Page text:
There is also debate about the extent to which trophy hunting benefits the local economy. Hunters argue that fees paid contribute to the local economy and provide value to animals that would otherwise be seen as competition for grazing, livestock, and crops. This analysis is disputed by opponents of trophy hunting. Some argue that the animals are worth more to the community for ecotourism, than hunting.
A variety of industries benefit from hunting and support hunting on economic grounds. In Tanzania, it is estimated that a safari hunter spends 50-100 times that of the average eco-tourist. The average photo tourist may demand luxury accommodations. In contrast, the average safari hunter stays in tented camps. Safari hunters are also more likely to use remote areas, uninviting to the average eco-tourist. They argue that these hunters allow for anti-poaching activities and revenue for local communities.
In the United Kingdom, the game hunting of birds as an industry is said to be extremely important to the rural economy: The Cobham Report of 1997 suggested it to be worth around £700 million, and hunting and shooting lobby groups now claim it to be worth over a billion.
Hunting also has a significant financial impact in the United States, with many companies specializing in hunting equipment or specialty tourism. Today's hunters come from a broad range of economic, social, and cultural backgrounds. In 2001, over 13 million hunters averaged eighteen days hunting and spent over $20.5 billion on their sport. The Outdoor Channel and OLN are cable television channels airing programs such as Hunter's Handbook TV which teach hunting safety and showcase new hunting destinations or products such as recreational vehicles, specialty clothing or firearms. In the U.S., proceeds from hunting licenses contribute to state game management programs including preservation of wildlife habitat.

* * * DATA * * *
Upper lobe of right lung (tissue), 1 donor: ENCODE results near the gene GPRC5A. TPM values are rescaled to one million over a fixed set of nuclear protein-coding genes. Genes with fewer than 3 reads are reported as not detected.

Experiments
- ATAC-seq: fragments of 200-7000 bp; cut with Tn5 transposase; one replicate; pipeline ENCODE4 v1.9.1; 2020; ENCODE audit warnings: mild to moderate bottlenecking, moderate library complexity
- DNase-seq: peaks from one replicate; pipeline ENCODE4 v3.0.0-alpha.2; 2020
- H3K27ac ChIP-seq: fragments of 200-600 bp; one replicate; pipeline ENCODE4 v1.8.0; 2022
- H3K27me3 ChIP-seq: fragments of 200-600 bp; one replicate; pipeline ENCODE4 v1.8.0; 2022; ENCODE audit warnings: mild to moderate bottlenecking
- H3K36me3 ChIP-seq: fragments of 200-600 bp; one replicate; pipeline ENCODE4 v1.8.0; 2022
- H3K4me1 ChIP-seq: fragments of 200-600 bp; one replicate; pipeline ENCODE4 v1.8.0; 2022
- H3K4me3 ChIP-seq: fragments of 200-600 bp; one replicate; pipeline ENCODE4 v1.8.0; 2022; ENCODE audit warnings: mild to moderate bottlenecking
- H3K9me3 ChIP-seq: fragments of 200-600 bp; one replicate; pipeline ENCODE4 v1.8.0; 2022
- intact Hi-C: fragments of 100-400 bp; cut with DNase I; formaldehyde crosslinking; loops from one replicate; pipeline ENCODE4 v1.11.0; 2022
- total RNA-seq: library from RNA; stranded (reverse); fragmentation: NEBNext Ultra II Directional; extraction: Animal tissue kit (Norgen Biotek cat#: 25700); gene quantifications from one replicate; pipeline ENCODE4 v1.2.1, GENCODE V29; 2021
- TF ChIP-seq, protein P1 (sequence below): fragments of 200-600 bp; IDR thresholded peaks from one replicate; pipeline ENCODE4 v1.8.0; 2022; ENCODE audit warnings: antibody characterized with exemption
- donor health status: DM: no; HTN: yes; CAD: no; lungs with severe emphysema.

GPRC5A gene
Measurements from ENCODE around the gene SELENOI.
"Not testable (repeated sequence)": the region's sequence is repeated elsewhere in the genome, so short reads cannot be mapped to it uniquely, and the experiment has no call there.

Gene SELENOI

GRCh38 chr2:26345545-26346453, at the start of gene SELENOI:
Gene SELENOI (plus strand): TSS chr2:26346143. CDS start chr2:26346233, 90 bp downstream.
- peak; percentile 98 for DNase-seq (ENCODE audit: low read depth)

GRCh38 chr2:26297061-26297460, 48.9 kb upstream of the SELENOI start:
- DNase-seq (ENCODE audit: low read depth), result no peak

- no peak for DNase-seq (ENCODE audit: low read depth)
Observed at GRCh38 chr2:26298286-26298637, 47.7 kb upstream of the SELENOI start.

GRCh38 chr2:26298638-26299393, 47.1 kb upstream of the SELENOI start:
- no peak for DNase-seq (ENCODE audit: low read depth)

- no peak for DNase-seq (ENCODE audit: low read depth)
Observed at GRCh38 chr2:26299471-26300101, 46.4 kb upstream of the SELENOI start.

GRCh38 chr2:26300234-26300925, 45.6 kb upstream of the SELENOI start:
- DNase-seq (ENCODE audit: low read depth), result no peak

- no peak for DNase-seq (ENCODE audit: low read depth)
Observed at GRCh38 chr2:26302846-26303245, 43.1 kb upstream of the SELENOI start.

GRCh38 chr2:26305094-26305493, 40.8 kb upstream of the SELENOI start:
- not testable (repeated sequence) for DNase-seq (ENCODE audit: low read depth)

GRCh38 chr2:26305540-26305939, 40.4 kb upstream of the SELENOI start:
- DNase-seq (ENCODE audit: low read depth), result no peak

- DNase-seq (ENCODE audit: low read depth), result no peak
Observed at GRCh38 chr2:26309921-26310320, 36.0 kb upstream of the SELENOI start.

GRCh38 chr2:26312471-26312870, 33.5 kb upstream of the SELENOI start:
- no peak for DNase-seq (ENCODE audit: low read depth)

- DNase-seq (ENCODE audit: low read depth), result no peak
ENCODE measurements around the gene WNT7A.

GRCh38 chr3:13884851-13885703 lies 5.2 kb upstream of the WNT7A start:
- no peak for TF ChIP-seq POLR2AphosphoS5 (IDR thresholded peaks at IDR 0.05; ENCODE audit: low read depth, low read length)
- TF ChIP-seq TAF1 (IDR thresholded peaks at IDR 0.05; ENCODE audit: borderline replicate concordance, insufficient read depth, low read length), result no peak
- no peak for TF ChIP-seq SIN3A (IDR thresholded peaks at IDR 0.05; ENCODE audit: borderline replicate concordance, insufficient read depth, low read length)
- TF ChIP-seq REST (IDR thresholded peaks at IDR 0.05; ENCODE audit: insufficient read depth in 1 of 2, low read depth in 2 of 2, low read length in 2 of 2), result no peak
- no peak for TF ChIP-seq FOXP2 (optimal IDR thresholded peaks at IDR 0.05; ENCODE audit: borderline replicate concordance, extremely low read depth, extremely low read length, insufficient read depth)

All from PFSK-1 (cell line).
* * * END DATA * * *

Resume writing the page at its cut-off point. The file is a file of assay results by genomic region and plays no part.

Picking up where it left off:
In addition to positive portrayals of hunting and hunters on television shows aimed at hunters, hunting is also frequently portrayed in movies and popular culture as part of a broader social commentary, such as in the Michael Cimino film, The Deer Hunter, where it takes on psychological symbolism as a prelude to war.
Some of the most widespread depictions of hunting have been through animation, particularly in feature-length movies such as the 1942 film Bambi and shorter Looney Tunes cartoons featuring Bugs Bunny and Elmer Fudd. Such anthropomorphism of prey animals or "varmints" is frequently used as social satire, with the audience intended to sympathize with the hunted animal and the socially powerful hunter portrayed as incompetent or a macho buffoon. At the other end of the spectrum Ted Nugent portrays the hunter as a rock and roll iconoclast.
Hunting may also be depicted in a matter-of-fact way, as in the 1990 film Dances with Wolves or the 1970 Little Big Man which contrast modern hunters with a romantic noble savage. Filmed depictions of hunting by aboriginal cultures like American Indians tend to be more sympathetic. Hunting is portrayed as necessary subsistence, as is the case in many Inuit and Alaskan Bush communities today. Varmint hunting of prairie dogs is depicted in John Ross' novel Unintended Consequences. A favorable depiction of hunting is found in L. Neil Smith's science fiction novel Pallas. Hunting is central to many works by Ernest Hemingway and even used as an extended metaphor in the new age self-help fiction of Carlos Castaneda's Journey to Ixtlan.